Veteran teachers at North Carroll High School are getting the end-of-summer butterflies that novices usually get.
That's because they face a change this year: Class periods will be twice as long, 90 minutes instead of 45, with four class periods a day instead of seven.
Courses that used to last a year will last a semester, and those that used to last a semester will last only a quarter -- nine weeks.
Can teachers hold the students' attention for 90 minutes? Teachers and students seem willing to give it a try. But at least one student knows her teachers will have to use some new strategies.
"I'm afraid the classes will get boring," said Diana Vaughan, 13, who is beginning her freshman year. "But if we have less lecturing and paperwork, and more group labs, we can accomplish more in class and still have fun."
Diana's perspective as a student is not much different from what school officials have been saying -- that teachers will need to lecture less and have students work more.
For the past year, the staff, students and parents at North Carroll have been studying and preparing for the "four-mod day" -- "mod" meaning module, or class period.
The point of the change is to give teachers more flexibility in meeting students' individual needs, Principal Gregory Eckles said.
Students will have a chance to earn 32 credits in their four years, instead of 28.
TH "I think this is one of the most exciting things [in my career], but
not for the reason you expect," Dr. Eckles said.
"This change really is not that big a change. But what I perceive is, down the road, this change will allow us to do other, more significant changes."
For example, Dr. Eckles said, if one student can learn algebra in nine weeks but another student needs 27 weeks, the four-period day will make it easier to meet each student's needs.
Students who failed general science last year can take it during the first semester this year, then catch up with their classmates and take biology in the second semester.
"It will be good because we'll have less homework," said Diana, although that might not hold true for her second semester, when she will have four straight academic courses.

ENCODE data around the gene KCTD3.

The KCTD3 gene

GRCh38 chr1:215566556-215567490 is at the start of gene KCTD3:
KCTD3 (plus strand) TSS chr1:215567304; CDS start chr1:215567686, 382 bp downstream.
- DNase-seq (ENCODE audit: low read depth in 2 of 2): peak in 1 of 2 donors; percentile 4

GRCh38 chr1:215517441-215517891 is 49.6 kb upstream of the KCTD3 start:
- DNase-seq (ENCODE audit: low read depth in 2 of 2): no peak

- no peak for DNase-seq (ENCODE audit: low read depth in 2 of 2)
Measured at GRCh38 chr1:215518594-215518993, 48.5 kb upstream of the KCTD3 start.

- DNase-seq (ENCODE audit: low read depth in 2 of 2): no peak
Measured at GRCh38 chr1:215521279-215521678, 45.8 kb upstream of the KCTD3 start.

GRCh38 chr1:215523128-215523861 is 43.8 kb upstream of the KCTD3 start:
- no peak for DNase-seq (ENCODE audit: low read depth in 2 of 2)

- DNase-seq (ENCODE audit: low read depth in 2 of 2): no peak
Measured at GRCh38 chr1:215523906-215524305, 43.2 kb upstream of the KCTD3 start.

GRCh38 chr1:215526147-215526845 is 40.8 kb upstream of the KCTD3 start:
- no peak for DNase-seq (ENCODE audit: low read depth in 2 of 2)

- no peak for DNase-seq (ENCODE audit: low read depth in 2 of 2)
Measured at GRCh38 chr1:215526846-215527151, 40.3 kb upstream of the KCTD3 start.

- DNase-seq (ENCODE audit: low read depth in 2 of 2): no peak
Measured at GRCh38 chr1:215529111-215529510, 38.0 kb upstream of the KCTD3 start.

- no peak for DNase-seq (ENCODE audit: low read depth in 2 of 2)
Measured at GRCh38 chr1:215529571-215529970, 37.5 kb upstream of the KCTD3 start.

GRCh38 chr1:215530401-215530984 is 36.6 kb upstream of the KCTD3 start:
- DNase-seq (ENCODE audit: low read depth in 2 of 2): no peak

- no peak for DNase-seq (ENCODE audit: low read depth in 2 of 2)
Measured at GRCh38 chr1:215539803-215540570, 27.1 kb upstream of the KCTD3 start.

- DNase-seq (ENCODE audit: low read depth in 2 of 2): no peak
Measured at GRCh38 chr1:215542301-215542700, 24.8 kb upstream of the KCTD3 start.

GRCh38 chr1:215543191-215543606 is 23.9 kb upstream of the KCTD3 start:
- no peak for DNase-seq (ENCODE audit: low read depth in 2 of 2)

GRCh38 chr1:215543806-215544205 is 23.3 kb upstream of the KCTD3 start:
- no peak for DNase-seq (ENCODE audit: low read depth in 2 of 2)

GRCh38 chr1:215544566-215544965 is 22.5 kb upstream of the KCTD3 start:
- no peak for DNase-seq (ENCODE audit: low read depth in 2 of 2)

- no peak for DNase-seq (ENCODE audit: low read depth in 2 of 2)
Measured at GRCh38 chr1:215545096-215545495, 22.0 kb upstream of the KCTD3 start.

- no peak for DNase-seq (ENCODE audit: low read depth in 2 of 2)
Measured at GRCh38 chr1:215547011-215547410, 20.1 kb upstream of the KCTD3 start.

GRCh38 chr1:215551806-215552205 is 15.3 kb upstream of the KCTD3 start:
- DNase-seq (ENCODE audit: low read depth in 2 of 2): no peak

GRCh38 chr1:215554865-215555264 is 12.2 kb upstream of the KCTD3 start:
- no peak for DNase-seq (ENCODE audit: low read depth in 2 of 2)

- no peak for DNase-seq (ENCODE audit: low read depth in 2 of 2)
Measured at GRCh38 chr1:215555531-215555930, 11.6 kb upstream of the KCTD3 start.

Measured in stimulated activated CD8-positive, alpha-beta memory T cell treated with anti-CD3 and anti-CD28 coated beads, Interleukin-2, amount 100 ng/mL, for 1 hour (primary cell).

Here's Diana's schedule: In the first quarter, she'll take general typing, physical fitness and weight training, health and English.
In the second quarter, she'll continue her English class but take physical education, a computer literacy course and art history.
In the second semester, she'll take French, social studies, chemistry and geometry.
The idea of four-period days is catching on in Maryland. Last year, Governor Thomas Johnson High School in Frederick became the first in Maryland to institute the longer periods.
Now several schools are following suit.
North Carroll is the first in Carroll County to try the concept, but Westminster and South Carroll high schools are considering the schedule for next year.
Teachers at North Carroll voted to take on the challenge even before Dr. Eckles asked Superintendent R. Edward Shilling for approval.
The school improvement team also endorsed it, and a survey of parents who attended two informational meetings showed that a majority supported the idea.
Teachers are starting to feel the September jitters, even such veterans as John Lynam, who has 19 years of experience teaching.
"Excited, anxious, anxiety -- I would say those are the three words. Different people have them in different proportions," said Mr. Lynam, the science department chairman at North Carroll.
French teacher Elizabeth Foyle said she feels a "nervous excitement."
After 13 years of teaching, she said, "I have to rethink everything I do."
She said she had been concerned about how to structure her time. But, after meetings with other teachers in her department, she has devised ways to make the most of the 90-minute periods.
"We can use more creative dialogue," she said. For example, she can do a whole day of learning greetings, instead of separate lessons on "Hello," "How do you do?" and "What is your name?"
"You can make it a more natural conversation in 90 minutes," she said.
Teachers also will use cooperative learning methods -- having students work together, often complementing each other's strengths.
"I have done that for a long time," Ms. Foyle said.